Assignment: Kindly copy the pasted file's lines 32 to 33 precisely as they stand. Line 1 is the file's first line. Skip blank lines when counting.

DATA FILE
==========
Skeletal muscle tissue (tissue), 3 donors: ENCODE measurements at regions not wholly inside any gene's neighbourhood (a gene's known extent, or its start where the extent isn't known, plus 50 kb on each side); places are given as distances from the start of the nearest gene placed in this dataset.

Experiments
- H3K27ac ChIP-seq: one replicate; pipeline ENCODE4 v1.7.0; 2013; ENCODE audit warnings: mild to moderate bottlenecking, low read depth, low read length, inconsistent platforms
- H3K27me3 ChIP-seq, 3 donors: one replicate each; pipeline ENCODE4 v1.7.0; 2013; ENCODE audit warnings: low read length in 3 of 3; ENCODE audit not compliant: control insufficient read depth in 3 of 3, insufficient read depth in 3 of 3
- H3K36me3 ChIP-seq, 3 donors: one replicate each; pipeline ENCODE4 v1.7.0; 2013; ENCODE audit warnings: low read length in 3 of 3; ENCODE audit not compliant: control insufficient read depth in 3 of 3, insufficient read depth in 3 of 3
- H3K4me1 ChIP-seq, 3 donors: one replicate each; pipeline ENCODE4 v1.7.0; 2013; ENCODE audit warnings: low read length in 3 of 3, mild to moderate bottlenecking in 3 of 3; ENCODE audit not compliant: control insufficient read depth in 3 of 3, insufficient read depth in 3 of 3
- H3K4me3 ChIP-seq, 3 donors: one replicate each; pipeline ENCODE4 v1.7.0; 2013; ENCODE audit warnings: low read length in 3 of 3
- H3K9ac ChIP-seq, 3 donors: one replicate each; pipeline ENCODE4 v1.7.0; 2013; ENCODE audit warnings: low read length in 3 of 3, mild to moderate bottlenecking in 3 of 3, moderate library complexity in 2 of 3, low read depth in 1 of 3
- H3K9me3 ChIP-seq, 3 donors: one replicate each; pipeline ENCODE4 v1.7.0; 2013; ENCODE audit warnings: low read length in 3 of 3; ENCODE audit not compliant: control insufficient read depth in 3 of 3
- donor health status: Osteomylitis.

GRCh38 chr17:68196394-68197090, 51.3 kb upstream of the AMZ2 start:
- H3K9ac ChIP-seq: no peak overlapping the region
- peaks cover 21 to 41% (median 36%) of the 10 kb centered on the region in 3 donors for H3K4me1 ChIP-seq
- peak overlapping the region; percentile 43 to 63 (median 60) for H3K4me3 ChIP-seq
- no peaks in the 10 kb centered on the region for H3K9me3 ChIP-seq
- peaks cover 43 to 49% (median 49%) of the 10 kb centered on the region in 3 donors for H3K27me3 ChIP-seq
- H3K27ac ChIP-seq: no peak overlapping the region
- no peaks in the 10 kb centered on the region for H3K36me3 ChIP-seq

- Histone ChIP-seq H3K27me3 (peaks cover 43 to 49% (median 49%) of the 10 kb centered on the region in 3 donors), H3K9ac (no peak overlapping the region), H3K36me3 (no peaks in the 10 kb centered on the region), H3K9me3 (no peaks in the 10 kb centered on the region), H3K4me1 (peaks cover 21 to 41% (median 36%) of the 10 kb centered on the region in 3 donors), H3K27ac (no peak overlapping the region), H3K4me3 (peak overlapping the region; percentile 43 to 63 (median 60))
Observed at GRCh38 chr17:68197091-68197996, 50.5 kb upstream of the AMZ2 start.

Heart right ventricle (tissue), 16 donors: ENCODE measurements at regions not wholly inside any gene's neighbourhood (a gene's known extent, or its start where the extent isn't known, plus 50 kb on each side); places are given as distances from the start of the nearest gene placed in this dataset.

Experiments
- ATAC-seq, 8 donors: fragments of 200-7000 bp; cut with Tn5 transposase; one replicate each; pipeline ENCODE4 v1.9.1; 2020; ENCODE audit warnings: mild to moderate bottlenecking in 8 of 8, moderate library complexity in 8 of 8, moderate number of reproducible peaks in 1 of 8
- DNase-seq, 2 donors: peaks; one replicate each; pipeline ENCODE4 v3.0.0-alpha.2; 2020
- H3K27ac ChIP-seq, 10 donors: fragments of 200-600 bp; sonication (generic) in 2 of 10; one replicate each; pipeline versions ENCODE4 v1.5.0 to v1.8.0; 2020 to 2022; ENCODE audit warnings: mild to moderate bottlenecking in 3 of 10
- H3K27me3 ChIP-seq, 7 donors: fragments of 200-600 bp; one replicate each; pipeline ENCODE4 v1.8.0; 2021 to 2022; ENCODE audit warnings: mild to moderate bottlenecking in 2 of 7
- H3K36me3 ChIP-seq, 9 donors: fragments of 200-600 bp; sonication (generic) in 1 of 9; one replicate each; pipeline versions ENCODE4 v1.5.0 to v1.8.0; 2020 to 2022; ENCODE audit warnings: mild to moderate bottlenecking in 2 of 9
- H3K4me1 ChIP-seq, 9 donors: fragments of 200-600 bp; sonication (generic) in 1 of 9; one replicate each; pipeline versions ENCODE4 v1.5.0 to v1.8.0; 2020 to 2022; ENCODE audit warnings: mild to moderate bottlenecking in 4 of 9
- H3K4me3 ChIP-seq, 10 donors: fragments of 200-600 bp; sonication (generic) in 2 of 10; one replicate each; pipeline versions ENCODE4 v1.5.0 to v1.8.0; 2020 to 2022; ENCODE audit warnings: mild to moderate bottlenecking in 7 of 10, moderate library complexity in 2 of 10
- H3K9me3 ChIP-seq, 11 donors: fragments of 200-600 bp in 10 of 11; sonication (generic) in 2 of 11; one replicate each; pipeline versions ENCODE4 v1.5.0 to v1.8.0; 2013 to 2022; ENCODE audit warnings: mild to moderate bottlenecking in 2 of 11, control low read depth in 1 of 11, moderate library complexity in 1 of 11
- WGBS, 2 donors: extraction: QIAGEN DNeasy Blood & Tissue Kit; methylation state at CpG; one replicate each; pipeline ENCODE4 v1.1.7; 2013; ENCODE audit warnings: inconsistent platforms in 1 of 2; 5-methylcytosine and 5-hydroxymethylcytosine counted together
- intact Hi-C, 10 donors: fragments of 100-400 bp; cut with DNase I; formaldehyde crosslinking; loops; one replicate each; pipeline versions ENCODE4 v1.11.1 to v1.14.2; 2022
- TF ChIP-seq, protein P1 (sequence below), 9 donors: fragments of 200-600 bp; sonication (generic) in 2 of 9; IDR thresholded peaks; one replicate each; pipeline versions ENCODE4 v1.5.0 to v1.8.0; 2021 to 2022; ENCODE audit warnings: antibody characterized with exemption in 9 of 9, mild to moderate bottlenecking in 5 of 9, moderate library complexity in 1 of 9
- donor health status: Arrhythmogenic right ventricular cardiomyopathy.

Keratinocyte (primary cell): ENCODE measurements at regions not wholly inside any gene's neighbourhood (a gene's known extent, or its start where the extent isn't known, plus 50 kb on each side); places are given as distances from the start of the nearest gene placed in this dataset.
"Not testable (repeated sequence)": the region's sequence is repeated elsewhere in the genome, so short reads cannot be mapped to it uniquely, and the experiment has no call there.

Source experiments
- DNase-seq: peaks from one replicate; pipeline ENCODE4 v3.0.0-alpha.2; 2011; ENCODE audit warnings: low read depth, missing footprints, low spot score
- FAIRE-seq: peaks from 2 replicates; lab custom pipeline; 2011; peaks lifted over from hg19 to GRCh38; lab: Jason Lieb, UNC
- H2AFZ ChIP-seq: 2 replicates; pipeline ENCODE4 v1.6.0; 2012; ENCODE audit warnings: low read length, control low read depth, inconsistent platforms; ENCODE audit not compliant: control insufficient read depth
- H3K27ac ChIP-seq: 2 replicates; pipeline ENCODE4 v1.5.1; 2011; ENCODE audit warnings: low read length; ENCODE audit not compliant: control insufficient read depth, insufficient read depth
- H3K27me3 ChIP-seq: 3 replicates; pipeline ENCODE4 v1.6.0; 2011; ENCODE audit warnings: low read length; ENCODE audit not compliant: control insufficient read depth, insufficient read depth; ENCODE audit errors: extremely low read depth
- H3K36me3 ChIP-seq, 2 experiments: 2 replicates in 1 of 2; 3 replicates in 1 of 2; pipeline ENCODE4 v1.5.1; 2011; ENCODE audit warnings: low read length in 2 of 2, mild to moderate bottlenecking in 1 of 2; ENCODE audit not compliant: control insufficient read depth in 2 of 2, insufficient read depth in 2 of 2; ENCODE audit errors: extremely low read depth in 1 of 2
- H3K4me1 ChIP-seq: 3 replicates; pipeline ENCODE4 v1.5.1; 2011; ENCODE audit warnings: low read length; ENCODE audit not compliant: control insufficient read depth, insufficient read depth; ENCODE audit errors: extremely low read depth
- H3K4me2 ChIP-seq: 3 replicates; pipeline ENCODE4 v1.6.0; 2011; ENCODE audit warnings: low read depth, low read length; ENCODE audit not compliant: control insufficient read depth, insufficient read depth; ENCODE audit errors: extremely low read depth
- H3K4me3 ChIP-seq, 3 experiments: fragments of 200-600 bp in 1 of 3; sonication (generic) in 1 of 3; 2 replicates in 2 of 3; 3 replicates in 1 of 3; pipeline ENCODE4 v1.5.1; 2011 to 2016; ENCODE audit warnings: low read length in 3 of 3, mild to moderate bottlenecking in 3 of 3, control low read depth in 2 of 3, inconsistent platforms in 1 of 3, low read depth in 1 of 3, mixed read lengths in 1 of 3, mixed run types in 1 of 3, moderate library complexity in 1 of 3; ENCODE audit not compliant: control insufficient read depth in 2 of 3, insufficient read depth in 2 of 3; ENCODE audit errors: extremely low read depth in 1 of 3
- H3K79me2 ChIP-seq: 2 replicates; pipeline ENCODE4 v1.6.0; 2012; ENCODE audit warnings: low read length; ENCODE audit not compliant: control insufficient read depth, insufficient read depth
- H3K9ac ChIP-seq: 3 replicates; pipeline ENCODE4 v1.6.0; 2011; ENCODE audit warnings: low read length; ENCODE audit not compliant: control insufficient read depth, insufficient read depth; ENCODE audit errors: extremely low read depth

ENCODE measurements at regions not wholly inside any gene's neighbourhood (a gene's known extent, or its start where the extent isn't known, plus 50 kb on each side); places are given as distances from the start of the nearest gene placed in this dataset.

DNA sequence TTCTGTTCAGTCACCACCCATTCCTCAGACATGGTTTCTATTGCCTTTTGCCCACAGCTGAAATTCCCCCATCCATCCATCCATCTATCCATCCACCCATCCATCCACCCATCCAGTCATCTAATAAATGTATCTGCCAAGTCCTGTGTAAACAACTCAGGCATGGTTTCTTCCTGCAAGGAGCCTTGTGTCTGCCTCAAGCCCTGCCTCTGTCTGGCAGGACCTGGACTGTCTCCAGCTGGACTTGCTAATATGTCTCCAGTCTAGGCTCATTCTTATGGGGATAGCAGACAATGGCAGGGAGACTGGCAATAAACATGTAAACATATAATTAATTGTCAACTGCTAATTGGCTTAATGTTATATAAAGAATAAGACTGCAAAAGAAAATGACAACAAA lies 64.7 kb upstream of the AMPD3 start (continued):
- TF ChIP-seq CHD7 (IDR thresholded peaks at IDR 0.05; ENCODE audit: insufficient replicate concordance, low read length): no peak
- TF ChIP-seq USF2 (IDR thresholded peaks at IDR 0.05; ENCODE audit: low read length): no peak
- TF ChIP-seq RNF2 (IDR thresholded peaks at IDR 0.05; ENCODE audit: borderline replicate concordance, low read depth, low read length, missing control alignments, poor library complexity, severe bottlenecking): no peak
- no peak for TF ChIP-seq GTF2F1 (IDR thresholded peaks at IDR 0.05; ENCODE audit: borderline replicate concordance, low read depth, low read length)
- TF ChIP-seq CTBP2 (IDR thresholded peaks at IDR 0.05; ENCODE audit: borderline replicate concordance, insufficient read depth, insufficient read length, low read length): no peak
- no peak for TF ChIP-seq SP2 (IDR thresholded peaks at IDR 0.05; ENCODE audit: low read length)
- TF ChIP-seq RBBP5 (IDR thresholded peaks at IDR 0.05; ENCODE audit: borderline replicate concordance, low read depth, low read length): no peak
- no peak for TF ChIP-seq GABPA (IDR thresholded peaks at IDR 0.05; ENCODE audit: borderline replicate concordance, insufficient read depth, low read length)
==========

- intact Hi-C, 10 donors: fragments of 100-400 bp; cut with DNase I; formaldehyde crosslinking; loops; one replicate each; pipeline versions ENCODE4 v1.11.1 to v1.14.2; 2022
- TF ChIP-seq, protein P1 (sequence below), 9 donors: fragments of 200-600 bp; sonication (generic) in 2 of 9; IDR thresholded peaks; one replicate each; pipeline versions ENCODE4 v1.5.0 to v1.8.0; 2021 to 2022; ENCODE audit warnings: antibody characterized with exemption in 9 of 9, mild to moderate bottlenecking in 5 of 9, moderate library complexity in 1 of 9